Super Bowl "wish list" items are requirements

Minneapolis finds out how much it must give up for the 2018 game

The Minneapolis Star-Tribune today (June 9) published the confidential wish list that the National Football League (NFL) demands of a Super Bowl host. Minneapolis will host the game in 2018. The requirements are detailed in a 153-page NFL document that up to now has been secret.

Among many other things, the NFL demands that the host city provide free police escorts for team owners and 35,000 free parking spaces. The league wants free presidential suites at high-end hotels. The league wants guarantees to receive all revenue from ticket sales and wants NFL-preferred ATMs at the stadium.

The league requests free access to top-quality golf courses during the summer or fall before the game. It wants free curbside parking at a so-called "NFL House," which is defined as a "high-end, exclusive drop-in hospitality facility for our most valued and influential guests to meet, unwind, network, and conduct business."

The hotels where the teams stay are required to televise NFL Network for a year before the game — at no cost to the league, of course. The league requires that government licensing fees be waived for as many as 450 courtesy cars and buses, according to the Star-Tribune. The league wants at least 20 free billboards to promote the game. The host city will pay all travel and expenses for a "familiarization trip" for 180 people to come to the city in advance of the game. The NFL asks that if cell-phone signal strength at team hotels are not strong enough, then at no cost to the league, the host city will be responsible for erecting portable cellular towers.

The league wants — for free — two top-quality bowling venues to be reserved for the Super Bowl Celebrity Bowling Classic. The league demands at least 20 color pages of free space in the leading daily newspaper to promote the game. It also wants four weeks of free promotion on at least six local radio stations, adding up to at least 250 ads.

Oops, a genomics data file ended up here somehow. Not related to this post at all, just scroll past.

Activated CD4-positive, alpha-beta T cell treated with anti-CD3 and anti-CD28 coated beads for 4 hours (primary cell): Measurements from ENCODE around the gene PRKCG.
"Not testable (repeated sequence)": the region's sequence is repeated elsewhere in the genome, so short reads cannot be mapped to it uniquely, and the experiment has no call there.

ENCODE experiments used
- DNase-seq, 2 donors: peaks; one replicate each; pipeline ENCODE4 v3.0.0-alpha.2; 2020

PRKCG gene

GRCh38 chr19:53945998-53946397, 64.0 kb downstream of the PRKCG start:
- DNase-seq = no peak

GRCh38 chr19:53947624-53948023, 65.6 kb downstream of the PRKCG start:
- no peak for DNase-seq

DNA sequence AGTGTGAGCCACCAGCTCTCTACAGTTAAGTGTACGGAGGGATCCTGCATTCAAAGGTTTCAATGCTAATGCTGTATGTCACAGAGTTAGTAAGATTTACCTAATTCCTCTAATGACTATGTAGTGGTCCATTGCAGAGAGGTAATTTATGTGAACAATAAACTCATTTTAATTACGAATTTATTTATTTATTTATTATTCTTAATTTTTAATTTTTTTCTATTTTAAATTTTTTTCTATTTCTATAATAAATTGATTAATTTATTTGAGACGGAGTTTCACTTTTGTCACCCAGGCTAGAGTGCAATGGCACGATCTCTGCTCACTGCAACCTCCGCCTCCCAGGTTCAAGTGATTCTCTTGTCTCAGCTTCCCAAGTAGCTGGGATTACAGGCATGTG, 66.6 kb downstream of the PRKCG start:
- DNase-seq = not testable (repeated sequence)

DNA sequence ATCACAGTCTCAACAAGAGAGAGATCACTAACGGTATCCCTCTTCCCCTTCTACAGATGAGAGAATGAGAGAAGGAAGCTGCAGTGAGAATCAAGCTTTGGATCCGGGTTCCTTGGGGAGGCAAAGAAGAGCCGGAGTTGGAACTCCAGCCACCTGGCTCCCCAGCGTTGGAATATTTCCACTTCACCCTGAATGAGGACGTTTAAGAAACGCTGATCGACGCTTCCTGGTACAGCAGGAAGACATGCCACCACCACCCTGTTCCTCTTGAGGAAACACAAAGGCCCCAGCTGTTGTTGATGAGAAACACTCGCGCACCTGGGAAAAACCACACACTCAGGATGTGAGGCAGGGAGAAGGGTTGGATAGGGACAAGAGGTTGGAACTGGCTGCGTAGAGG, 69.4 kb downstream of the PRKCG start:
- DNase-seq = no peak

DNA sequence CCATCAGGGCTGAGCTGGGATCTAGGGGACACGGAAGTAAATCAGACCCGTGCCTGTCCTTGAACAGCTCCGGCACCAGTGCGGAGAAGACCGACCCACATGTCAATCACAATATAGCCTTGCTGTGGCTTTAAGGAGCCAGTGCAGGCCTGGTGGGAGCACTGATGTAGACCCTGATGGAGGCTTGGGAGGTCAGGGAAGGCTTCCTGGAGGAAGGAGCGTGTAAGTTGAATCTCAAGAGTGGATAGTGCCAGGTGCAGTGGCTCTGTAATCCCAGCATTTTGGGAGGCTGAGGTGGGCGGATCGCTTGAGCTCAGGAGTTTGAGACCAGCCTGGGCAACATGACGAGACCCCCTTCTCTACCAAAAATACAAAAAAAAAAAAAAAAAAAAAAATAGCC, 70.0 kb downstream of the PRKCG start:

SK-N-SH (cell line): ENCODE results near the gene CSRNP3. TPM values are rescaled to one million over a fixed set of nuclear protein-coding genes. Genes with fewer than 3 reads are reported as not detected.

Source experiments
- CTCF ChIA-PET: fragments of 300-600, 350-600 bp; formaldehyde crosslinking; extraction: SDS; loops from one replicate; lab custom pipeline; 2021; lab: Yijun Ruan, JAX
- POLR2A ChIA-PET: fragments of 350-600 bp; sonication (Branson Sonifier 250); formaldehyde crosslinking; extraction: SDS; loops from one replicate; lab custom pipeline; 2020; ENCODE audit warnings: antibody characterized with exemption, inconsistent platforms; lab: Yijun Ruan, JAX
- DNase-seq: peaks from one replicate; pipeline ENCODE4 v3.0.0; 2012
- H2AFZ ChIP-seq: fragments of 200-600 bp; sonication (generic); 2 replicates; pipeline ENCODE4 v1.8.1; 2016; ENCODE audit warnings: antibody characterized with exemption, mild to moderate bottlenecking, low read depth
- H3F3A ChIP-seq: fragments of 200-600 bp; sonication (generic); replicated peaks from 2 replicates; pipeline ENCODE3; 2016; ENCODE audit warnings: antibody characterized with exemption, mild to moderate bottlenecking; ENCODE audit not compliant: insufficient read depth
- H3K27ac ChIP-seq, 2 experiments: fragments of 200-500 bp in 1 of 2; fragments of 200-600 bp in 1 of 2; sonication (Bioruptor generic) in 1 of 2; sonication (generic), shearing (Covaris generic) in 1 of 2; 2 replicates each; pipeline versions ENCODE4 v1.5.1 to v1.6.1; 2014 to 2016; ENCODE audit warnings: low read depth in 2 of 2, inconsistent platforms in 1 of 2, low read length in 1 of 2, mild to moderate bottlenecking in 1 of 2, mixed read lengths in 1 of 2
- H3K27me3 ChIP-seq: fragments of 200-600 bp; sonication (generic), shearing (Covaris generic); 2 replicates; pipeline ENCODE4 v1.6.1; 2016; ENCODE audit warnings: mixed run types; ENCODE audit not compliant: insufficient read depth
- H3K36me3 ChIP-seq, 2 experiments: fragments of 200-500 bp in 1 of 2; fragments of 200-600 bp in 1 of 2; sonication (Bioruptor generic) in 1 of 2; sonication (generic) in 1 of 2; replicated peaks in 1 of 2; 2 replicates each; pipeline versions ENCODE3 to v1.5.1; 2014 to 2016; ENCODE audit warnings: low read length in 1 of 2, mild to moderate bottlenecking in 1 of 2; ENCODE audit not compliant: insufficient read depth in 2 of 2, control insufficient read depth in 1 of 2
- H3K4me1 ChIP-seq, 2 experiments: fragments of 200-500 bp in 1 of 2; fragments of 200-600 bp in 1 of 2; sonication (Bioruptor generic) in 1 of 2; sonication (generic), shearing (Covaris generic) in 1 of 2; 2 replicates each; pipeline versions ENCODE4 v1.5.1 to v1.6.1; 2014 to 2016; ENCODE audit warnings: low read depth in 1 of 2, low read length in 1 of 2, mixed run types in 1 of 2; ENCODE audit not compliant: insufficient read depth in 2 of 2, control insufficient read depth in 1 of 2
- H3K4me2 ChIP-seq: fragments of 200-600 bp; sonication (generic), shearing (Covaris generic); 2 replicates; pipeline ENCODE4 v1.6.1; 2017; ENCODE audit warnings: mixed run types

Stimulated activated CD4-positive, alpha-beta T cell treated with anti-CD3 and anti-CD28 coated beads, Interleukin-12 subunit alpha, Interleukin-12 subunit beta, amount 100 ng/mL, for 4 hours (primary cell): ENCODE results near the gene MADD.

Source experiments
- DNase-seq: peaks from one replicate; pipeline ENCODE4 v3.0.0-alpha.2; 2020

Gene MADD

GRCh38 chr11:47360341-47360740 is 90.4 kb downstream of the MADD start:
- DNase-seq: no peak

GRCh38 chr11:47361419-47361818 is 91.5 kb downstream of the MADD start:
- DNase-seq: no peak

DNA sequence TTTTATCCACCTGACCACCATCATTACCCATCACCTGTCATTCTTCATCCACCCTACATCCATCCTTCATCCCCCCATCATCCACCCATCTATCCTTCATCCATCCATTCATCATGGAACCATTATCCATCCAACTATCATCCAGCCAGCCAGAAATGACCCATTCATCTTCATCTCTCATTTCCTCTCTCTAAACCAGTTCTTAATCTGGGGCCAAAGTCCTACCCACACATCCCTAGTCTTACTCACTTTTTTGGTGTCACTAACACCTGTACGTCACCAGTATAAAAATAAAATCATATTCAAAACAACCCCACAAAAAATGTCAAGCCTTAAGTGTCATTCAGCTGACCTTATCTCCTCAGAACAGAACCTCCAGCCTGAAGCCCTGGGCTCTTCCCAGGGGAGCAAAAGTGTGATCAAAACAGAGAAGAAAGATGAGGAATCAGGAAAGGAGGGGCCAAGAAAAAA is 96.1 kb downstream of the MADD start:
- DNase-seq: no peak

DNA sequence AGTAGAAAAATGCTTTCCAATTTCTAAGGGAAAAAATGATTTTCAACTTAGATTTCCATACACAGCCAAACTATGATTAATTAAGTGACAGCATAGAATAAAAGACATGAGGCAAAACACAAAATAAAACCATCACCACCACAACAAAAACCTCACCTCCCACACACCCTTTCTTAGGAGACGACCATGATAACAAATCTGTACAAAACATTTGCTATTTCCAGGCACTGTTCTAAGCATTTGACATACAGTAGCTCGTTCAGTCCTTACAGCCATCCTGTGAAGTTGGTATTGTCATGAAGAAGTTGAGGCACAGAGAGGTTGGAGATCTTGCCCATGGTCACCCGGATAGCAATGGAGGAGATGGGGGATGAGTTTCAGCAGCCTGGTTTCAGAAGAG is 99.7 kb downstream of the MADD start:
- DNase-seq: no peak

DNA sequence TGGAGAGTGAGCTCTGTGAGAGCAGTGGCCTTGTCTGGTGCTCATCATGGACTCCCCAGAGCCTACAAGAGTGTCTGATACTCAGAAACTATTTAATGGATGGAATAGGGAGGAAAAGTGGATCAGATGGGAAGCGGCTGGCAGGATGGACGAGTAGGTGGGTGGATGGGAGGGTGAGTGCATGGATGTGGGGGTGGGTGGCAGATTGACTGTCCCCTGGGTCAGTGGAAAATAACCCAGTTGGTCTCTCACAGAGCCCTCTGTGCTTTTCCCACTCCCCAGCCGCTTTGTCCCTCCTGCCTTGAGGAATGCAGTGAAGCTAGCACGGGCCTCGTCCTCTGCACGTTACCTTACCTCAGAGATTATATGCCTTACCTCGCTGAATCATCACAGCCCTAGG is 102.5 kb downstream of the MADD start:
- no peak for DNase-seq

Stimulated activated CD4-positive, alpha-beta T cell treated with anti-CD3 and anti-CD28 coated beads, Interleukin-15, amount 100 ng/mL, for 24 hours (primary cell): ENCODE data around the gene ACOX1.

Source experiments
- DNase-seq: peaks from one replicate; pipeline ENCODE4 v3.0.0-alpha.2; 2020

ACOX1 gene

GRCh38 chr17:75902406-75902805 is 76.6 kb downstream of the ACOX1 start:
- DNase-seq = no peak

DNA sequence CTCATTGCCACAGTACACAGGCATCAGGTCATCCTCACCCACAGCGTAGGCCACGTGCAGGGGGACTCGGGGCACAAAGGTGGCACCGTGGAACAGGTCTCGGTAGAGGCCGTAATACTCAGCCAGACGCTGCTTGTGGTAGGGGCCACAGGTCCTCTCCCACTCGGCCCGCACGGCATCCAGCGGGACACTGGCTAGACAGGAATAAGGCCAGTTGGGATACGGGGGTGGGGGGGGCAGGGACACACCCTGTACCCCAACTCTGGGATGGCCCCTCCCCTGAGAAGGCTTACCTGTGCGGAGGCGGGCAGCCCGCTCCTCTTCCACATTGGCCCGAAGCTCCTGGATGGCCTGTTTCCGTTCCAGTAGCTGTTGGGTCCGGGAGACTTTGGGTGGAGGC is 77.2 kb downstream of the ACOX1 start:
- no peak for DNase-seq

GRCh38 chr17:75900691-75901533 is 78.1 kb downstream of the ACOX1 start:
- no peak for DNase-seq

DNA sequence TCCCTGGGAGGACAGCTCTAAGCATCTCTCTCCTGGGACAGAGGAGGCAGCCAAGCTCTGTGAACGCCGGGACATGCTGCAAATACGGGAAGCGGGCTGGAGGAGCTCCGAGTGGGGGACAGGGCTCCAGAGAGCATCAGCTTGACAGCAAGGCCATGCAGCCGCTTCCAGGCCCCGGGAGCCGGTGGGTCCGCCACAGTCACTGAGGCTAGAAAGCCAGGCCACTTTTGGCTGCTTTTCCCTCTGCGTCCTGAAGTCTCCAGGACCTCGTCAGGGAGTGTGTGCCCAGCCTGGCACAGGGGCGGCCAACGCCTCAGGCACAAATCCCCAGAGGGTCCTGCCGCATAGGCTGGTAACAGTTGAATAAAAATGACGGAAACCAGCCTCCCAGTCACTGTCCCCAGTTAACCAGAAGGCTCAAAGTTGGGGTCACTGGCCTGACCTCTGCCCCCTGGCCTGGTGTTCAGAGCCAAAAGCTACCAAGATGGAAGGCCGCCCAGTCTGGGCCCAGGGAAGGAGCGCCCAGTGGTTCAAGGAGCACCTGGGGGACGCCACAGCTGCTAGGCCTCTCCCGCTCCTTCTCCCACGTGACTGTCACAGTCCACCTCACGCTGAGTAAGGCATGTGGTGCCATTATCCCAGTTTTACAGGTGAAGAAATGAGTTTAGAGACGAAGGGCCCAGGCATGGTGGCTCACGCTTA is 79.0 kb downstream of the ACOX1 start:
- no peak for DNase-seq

The newspaper doesn't mention this, but the National Football League claims that the host Super Bowl city can reap anywhere from a $400 million to $600 million windfall. However, objective economists say the take is about $35 million, and some say the host city actually loses money on the game. If you study the free services the league demands, you can see why the host city can easily lose money on the game.

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But Don, how can you doubt The League? They wouldn't possibly take advantage of a host city, would they? Why, it's an HONOR to host the Super Bowl (Just ask the NFL). Teams, er, cities build new stadia everywhere to get in on the Super Bowl rotation--oh, wait, there isn't one anymore. But the hundreds of millions of dollars--oh, wait, fantasy numbers. Oh never mind.

aardvark: Professional football is one of the most profitable of all industries, handed monopoly status by a sycophantic Congress. This is a business that is wed to the gambling industry and knows nothing but greed. A full 18 of the 32 owners in the NFL are billionaires, but even sophisticated cities like Minneapolis rush to hand them taxpayers' money. Best, Don Bauder